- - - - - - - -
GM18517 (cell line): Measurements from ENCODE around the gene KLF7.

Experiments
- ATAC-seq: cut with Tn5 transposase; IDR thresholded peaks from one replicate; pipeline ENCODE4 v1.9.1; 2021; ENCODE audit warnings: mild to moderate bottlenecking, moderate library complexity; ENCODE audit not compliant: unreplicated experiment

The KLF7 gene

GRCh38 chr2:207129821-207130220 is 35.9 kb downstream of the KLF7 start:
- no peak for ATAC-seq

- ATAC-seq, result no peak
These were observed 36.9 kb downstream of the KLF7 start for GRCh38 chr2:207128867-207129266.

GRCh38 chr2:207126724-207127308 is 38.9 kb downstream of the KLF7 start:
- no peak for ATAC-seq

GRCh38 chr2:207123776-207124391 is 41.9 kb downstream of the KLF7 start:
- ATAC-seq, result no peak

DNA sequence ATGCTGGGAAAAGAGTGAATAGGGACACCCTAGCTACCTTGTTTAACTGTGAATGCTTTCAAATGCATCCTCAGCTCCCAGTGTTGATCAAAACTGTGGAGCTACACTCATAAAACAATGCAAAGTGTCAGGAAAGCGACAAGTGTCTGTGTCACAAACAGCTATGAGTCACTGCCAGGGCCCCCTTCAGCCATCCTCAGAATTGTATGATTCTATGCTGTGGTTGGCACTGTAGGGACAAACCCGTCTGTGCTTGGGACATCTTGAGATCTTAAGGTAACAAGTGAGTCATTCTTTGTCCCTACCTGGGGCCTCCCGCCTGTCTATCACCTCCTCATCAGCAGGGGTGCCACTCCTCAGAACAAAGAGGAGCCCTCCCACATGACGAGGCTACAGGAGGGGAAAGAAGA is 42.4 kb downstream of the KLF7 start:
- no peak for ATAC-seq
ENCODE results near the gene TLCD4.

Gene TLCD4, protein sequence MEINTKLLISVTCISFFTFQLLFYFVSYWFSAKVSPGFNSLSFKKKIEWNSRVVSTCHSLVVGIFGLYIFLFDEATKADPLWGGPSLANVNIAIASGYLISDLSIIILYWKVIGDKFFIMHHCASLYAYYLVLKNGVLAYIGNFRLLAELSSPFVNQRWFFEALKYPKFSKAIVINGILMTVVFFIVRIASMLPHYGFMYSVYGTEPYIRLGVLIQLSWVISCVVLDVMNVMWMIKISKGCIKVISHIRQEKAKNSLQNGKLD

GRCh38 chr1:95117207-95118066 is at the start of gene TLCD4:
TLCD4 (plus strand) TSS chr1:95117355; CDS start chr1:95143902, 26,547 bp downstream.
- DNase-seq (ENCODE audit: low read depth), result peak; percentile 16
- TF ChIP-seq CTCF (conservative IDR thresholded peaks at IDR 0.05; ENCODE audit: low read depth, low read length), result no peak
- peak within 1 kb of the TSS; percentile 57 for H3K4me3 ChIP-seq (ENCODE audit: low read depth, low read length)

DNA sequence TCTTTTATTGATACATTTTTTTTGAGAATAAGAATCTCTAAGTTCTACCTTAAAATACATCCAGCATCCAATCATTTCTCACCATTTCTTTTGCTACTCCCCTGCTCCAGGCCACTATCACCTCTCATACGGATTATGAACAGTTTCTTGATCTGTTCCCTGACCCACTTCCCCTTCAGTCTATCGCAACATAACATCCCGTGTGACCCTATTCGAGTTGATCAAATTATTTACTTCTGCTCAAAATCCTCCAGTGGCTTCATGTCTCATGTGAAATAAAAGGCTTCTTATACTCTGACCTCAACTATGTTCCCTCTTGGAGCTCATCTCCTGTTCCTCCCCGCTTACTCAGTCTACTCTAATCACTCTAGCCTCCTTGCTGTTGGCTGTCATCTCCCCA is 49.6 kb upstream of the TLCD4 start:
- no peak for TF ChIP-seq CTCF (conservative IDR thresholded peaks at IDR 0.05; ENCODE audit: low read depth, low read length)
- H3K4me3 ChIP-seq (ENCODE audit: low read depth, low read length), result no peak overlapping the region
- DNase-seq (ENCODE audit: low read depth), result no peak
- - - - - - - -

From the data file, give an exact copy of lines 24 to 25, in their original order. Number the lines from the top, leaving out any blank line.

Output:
- H3K4me3 ChIP-seq (ENCODE audit: low read depth, low read length), result no peak overlapping the region
- DNase-seq (ENCODE audit: low read depth), result no peak